Throughout the pandemic, US jobs reports centered around the hundreds of thousands of Americans who filed for unemployment as a result of covid making some jobs, and swaths of industries, temporarily obsolete. Oxfam International released a report examining this issue globally and found that women were most harshly impacted by loss of income, to the tune of $800 billion.
Oxfam’s executive director, Gabriela Bucher, told CNN, “Economic fallout from the Covid-19 pandemic is having a harsher impact on women, who are disproportionately represented in sectors offering low wages, few benefits and the least secure jobs.” However, this astronomical number quoted by Oxfam is considered a “conservative estimate” because the research that was conducted didn’t include wages lost by women working in the “informal economy.” Women who are considered “domestic workers, market vendors, [or] garment workers” are considered a part of the informal economy.
This extreme loss in work and income only worsened the existing issues facing women at work, such as income inequality, insufficient leave options for parents, and a systemic effort to keep women out of higher-paying positions. While there was progress being made at a glacial pace, the pandemic has set women back years, possibly decades, in the efforts for an equitable workplace.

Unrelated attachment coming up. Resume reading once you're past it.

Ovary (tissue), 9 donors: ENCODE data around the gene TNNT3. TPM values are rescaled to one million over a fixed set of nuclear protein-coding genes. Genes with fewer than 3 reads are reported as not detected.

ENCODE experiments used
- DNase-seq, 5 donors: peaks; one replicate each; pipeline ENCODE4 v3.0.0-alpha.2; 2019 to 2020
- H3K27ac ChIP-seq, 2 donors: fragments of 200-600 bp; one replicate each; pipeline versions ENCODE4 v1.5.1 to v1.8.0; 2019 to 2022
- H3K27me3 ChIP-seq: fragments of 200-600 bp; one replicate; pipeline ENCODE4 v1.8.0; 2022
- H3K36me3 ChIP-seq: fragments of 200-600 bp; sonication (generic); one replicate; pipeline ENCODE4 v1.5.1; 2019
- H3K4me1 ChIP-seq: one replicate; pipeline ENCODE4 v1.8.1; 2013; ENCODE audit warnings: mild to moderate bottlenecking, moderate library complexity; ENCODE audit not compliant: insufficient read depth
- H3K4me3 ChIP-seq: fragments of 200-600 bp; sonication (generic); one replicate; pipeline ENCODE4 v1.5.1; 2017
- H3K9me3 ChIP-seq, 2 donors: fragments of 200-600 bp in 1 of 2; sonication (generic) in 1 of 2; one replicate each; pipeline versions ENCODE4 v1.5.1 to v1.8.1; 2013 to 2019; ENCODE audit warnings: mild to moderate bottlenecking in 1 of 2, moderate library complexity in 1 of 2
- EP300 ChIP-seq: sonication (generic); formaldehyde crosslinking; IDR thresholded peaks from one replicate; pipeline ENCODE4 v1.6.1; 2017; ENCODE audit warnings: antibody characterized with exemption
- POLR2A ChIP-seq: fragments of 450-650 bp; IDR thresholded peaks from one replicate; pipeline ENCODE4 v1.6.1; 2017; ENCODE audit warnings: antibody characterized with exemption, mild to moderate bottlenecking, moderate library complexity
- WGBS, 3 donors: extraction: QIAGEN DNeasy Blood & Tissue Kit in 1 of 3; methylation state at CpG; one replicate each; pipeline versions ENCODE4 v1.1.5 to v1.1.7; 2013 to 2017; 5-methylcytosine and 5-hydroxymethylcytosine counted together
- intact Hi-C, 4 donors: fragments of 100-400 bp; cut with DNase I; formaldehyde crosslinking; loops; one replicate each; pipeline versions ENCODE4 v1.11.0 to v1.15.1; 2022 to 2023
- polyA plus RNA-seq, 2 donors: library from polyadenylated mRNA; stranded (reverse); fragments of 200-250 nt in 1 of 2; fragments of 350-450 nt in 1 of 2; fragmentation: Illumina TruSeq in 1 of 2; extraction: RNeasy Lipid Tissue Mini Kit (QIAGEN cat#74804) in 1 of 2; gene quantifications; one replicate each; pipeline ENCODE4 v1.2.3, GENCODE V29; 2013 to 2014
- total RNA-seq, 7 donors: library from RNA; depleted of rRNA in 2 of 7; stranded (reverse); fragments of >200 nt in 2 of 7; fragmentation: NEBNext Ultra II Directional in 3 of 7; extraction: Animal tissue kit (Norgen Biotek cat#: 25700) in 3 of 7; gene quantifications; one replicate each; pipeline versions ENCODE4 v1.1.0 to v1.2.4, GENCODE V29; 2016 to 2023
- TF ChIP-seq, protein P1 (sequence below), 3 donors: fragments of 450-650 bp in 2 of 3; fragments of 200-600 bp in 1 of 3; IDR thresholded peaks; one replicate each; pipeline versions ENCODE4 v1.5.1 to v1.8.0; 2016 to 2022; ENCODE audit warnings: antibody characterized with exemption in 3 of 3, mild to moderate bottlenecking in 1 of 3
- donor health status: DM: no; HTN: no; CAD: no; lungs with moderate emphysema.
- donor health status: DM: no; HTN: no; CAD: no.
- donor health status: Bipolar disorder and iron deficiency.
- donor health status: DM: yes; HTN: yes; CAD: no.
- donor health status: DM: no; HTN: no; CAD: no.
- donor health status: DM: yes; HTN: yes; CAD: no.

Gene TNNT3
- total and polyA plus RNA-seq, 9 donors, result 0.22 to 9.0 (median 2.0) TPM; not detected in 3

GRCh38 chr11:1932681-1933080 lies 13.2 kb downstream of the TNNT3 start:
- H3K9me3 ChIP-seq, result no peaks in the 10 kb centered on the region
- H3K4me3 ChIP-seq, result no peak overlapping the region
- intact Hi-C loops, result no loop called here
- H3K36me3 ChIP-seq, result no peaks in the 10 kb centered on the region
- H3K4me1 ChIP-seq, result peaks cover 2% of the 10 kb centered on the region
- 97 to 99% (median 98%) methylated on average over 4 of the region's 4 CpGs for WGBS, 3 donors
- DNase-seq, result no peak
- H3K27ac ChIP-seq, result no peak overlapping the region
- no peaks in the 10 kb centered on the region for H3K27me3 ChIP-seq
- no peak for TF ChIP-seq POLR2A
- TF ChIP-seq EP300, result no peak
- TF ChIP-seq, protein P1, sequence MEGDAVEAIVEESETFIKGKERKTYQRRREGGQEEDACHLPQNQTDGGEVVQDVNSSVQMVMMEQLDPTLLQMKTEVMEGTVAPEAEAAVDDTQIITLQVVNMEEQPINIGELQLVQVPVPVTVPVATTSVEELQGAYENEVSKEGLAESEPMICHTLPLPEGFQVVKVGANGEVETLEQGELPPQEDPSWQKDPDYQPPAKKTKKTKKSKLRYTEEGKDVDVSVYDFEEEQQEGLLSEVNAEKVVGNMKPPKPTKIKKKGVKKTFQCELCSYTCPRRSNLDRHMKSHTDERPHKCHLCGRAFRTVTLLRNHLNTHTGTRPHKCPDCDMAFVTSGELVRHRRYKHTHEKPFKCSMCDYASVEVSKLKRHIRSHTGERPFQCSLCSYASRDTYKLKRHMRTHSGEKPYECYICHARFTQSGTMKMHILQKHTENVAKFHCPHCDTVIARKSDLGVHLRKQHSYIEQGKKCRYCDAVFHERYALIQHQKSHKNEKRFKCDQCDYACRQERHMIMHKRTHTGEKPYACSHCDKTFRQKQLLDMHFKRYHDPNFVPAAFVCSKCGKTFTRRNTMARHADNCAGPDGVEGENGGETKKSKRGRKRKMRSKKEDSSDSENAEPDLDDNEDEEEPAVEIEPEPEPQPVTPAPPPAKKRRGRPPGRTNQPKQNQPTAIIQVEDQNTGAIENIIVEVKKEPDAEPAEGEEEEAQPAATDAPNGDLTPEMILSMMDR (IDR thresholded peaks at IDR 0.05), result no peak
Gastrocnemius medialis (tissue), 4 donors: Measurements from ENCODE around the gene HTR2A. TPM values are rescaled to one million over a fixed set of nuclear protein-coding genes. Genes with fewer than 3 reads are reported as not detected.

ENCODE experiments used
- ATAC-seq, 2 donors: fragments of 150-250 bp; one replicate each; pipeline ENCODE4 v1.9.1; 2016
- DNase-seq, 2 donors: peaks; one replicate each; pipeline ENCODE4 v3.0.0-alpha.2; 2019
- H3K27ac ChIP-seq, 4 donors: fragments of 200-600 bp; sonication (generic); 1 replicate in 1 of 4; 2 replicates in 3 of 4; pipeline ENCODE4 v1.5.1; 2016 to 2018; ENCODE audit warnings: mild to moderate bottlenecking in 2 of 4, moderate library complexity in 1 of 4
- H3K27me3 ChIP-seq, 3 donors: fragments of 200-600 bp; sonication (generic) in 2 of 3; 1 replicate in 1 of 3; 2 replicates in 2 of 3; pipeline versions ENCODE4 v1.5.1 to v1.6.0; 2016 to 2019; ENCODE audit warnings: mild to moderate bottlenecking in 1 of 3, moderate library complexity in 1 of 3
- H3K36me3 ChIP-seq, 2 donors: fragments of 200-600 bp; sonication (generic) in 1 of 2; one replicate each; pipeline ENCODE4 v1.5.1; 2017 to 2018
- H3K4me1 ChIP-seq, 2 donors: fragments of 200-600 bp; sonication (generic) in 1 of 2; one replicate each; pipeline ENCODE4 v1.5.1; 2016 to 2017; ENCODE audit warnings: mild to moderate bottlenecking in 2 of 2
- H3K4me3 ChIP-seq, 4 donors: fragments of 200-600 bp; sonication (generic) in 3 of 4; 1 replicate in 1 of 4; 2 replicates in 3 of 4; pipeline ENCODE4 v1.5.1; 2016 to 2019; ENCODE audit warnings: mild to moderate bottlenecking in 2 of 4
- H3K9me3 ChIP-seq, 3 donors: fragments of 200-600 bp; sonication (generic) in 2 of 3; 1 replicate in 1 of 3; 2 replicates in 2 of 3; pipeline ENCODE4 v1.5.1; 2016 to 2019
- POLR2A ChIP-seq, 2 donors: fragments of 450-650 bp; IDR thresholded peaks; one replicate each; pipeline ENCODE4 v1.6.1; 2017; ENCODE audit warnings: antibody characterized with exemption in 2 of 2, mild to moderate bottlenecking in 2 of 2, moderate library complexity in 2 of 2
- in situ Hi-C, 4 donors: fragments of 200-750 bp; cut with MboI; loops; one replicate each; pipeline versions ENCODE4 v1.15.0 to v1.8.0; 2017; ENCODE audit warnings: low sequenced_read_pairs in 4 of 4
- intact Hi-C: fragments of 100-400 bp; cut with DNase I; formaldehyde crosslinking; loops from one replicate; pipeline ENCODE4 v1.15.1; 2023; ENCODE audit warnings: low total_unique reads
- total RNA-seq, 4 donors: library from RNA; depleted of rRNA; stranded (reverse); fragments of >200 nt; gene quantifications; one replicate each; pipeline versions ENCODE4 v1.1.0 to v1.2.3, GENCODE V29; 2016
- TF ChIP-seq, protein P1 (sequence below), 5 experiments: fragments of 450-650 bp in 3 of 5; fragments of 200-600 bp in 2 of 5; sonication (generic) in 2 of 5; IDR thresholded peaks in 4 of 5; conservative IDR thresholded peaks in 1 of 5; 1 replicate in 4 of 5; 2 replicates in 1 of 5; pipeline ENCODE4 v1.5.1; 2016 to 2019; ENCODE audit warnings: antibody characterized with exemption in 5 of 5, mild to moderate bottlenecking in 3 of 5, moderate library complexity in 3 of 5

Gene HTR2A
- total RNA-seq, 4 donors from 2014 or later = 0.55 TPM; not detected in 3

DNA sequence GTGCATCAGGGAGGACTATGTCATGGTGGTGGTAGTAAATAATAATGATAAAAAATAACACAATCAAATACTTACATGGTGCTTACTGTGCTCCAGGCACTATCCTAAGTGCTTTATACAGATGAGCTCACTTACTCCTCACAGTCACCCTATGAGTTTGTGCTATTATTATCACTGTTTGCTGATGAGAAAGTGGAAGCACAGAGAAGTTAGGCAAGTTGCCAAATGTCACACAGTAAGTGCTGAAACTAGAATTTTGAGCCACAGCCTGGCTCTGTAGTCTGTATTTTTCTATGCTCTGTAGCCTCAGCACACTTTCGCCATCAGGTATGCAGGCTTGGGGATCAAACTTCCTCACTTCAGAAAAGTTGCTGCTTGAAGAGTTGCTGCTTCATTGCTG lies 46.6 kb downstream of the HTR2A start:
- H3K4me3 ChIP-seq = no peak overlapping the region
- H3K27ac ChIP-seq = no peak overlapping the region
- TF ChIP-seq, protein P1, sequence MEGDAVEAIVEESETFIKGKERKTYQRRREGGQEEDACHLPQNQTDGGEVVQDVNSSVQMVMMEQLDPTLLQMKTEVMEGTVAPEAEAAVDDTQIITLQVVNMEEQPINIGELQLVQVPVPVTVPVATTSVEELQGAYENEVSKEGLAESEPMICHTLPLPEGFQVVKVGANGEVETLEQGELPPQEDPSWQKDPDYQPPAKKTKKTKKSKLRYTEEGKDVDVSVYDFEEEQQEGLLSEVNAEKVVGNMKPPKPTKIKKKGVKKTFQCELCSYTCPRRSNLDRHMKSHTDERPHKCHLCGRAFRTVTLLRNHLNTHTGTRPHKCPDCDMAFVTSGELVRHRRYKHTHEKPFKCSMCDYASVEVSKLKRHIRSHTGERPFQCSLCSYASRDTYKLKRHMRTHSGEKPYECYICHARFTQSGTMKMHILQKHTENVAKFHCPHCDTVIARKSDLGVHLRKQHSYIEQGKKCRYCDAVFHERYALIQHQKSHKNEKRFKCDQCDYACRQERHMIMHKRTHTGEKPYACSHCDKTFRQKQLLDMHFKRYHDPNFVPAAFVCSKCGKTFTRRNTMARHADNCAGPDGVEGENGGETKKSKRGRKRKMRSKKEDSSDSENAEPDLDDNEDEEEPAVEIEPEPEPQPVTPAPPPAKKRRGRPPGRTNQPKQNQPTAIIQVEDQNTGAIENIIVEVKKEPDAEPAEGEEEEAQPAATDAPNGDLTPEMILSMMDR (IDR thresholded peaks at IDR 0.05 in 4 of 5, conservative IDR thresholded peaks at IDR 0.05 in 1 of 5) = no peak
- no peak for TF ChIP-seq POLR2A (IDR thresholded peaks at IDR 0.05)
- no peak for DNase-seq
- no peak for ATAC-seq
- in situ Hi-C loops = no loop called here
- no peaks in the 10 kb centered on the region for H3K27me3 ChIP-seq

Despite recent initiatives targeted at getting women and families back on their feet—expanded eligibility for vaccinations, the extension of free lunch programs, Biden’s Families First plan—women across the globe will need a full overhaul of various systems if there’s any hope of regaining lost ground. Bucher’s thoughts on the next phase suggested stronger infrastructures supporting women’s employment but she was sure to add one immutable fact: “Recovery from Covid-19 is impossible without women recovering.”